Like many of you, I’m wondering how long I have to live like Matt Damon’s character in the 2015 film, The Martian.
Those of you who have read this page are familiar with my concept of Micro-industrialization. The social science literature describes several predominant modes of subsistence: hunter-gather, horticultural, agricultural, industrial, and post-industrial, all of which overlap to varying degrees. Post-industrialism currently predominates in the developed countries where there are a much greater proportion of services than manufacturing. Micro-industrialization would predominate when industrial economies no longer have the energy required to mass produce services and goods either because accessible, affordable fossil fuels run out or because humans elect to eliminate them to mitigate climate change. Either way, the focus of production would likely focus on food, clothing, shelter, primary health care and public health initiatives, basic transportation, and communication. This is because renewable energies would not be able to fully replace the loss of fossil fuel energy in the foreseeable future.
The COVID-19 pandemic could be an unanticipated driver of micro-industrialization. If we look at some of the major past pandemics we would see that they have played out over years. The Antonine Plague (165-180), Plague of Justinian (541-542, with recurrences to 750), the Black Death (1347-1351, with recurrences over the next 200 years), and the 1918 Flu (January 1918 to Dec 1920) are all good examples.
These would suggest that once COVID-19 peaks and the number of outbreaks then begins to decrease, we will still not be “out of the woods” for a long time. There will continue to be the likelihood of outbreaks if public health preventions are removed, at least until there is a vaccine. But this could take up to a year-and-a-half. Even then, the virus could mutate and return (though not necessarily as virulent) much like the flu. Of course, given our scientific knowledge of microbes, epidemiology, and public health, we could shorten the duration of pandemics. This would naturally depend on our leaders relying on science to make health care policy decisions. Very unfortunately, some do not, such as Trump, Jair Bolsonaro (Brazil), Boris Johnson (U.K., though he since converted), and Recep Erdoğan (Turkey), to name a few. The HIV/AIDS pandemic (1959-current) is a good example of how religious and cultural beliefs undermined the widespread implementation of public health initiatives to stem this disease before the development of effective drugs.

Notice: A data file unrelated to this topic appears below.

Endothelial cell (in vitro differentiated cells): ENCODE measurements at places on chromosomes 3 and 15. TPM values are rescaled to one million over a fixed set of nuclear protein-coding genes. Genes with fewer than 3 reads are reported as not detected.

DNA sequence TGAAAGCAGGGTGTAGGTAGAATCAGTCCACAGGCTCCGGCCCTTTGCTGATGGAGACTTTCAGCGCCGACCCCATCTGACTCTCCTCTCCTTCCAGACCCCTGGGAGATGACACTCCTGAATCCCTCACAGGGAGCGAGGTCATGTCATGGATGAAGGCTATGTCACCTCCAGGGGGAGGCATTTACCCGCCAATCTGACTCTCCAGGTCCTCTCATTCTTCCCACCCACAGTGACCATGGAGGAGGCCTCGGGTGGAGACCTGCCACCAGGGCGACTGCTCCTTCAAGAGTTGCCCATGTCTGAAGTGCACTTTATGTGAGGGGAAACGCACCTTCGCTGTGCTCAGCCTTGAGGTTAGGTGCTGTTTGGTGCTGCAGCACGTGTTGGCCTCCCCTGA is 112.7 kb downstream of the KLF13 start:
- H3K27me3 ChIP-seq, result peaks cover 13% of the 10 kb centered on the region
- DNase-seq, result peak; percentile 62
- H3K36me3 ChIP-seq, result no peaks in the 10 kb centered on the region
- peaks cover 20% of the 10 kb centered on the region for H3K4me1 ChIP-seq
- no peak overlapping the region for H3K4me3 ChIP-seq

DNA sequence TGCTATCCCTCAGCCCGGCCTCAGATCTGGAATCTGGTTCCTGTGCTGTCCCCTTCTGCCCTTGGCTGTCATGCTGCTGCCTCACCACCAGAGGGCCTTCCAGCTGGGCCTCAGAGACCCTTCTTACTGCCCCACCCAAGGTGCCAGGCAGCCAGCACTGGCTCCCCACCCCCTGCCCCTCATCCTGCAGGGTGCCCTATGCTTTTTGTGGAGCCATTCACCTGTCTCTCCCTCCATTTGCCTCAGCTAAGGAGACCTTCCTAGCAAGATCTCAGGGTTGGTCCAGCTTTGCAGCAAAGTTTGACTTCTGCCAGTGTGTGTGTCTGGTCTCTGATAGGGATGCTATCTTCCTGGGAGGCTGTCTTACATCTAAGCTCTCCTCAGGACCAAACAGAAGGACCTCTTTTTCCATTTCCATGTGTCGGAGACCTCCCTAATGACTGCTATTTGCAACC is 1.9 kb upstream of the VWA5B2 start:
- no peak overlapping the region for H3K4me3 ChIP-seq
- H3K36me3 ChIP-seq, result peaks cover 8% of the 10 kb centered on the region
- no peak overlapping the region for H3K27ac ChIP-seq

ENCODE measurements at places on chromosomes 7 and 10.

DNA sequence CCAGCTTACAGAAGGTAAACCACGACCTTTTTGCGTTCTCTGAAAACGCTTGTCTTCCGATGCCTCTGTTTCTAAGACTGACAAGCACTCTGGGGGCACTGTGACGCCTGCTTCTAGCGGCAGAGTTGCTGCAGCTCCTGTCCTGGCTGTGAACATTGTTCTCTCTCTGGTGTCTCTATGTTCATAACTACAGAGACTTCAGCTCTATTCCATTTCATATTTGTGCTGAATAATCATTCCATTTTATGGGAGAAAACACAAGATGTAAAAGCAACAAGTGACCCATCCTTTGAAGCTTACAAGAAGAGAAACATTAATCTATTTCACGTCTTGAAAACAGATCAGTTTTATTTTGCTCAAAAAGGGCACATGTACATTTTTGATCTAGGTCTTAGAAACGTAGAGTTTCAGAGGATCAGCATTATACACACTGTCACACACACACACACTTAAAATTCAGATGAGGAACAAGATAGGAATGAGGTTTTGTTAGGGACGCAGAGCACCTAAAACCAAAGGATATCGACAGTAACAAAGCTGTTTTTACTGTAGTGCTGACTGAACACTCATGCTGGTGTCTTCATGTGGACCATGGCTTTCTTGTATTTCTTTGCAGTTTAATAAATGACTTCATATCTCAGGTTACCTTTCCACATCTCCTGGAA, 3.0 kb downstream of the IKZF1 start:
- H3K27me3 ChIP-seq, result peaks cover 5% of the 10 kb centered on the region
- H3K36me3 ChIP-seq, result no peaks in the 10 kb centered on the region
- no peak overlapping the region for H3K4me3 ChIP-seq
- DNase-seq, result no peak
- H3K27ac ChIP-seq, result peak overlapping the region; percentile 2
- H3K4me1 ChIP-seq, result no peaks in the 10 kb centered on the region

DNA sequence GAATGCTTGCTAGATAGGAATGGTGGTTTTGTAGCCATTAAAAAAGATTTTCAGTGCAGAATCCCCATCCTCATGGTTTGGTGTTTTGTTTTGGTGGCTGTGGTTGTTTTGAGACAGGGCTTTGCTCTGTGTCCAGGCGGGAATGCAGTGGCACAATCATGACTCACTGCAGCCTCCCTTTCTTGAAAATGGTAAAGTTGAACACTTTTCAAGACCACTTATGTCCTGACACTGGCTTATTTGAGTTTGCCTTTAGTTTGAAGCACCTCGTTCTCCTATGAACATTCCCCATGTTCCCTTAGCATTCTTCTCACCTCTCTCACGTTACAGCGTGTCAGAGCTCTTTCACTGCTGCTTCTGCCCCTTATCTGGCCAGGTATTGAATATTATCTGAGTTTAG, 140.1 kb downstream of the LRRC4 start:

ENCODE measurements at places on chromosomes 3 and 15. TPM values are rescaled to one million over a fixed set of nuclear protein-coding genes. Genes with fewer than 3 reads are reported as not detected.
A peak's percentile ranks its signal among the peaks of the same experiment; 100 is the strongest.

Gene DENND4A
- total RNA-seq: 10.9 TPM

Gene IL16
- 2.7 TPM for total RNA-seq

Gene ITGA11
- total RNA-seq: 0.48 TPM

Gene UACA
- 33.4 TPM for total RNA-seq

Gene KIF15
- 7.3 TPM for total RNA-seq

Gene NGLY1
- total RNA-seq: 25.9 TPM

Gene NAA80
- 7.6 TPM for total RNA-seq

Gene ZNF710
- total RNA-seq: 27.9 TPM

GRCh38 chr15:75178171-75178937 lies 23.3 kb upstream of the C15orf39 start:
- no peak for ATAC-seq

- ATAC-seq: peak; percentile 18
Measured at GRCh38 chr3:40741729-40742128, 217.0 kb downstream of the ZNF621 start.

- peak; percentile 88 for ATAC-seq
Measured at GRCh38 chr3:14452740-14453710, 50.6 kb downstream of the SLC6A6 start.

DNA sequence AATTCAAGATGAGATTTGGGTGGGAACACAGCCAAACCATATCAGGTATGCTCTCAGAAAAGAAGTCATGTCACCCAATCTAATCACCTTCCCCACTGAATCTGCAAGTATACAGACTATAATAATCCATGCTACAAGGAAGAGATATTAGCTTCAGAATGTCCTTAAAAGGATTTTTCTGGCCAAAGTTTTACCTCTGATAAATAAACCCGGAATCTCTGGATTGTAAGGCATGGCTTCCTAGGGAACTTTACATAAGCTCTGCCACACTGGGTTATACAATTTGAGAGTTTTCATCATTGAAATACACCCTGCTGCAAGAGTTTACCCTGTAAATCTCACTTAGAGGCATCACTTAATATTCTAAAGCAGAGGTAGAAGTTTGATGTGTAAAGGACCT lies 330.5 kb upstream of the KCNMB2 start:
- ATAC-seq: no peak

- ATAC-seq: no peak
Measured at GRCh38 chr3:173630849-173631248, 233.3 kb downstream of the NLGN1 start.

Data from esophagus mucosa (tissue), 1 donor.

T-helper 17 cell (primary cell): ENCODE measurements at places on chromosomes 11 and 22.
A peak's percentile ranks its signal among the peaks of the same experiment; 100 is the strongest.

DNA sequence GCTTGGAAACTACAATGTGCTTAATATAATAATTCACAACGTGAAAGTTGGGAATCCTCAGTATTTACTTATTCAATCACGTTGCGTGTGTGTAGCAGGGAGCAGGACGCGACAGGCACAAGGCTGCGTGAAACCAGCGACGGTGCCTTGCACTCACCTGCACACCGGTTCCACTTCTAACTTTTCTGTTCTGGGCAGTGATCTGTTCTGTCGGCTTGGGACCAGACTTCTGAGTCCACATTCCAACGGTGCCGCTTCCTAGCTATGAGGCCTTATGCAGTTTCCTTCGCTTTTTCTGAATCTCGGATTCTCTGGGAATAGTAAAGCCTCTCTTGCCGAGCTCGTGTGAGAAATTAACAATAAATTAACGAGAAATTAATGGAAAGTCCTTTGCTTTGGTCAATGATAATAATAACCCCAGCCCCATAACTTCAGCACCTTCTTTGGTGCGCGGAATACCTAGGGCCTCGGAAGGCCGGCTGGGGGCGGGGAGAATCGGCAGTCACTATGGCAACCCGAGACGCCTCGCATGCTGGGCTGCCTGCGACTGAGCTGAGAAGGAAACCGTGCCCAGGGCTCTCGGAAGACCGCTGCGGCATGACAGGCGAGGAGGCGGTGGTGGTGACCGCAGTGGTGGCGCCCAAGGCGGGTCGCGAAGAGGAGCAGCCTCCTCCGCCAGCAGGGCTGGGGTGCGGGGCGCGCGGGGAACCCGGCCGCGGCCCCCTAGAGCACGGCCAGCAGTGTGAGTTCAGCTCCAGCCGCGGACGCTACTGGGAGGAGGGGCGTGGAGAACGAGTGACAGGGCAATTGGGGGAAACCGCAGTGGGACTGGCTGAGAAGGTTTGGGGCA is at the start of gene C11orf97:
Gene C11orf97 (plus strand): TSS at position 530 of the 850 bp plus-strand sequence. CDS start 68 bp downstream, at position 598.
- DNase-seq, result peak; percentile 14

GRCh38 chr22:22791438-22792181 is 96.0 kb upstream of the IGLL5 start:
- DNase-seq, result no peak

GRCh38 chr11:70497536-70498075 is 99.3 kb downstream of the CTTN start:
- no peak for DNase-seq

This begs the questions of how long can we psychologically and physically stand staying sheltered, and to what extent can the economy bounce back to its former status given the heightened risks of future pandemics and climate change. There are no clear answers right now, but it behooves us and our leaders to give these a lot of thought in terms of what the science tells us about this disease.
We are all anxious to return to Earth.
 As I stated on my COVID-19: Drivers & Implications page on this blog, “Epidemics are unpredictable–they can erupt anywhere. However, we know that they are fostered by population density (7.3B people worldwide concentrated in urban areas), proximity to and the eating of domesticated or wild animals (factory farming and people encroaching into wilderness areas risk infection), and a warming climate (tick and mosquito borne illnesses)–all greater factors now than in the past.”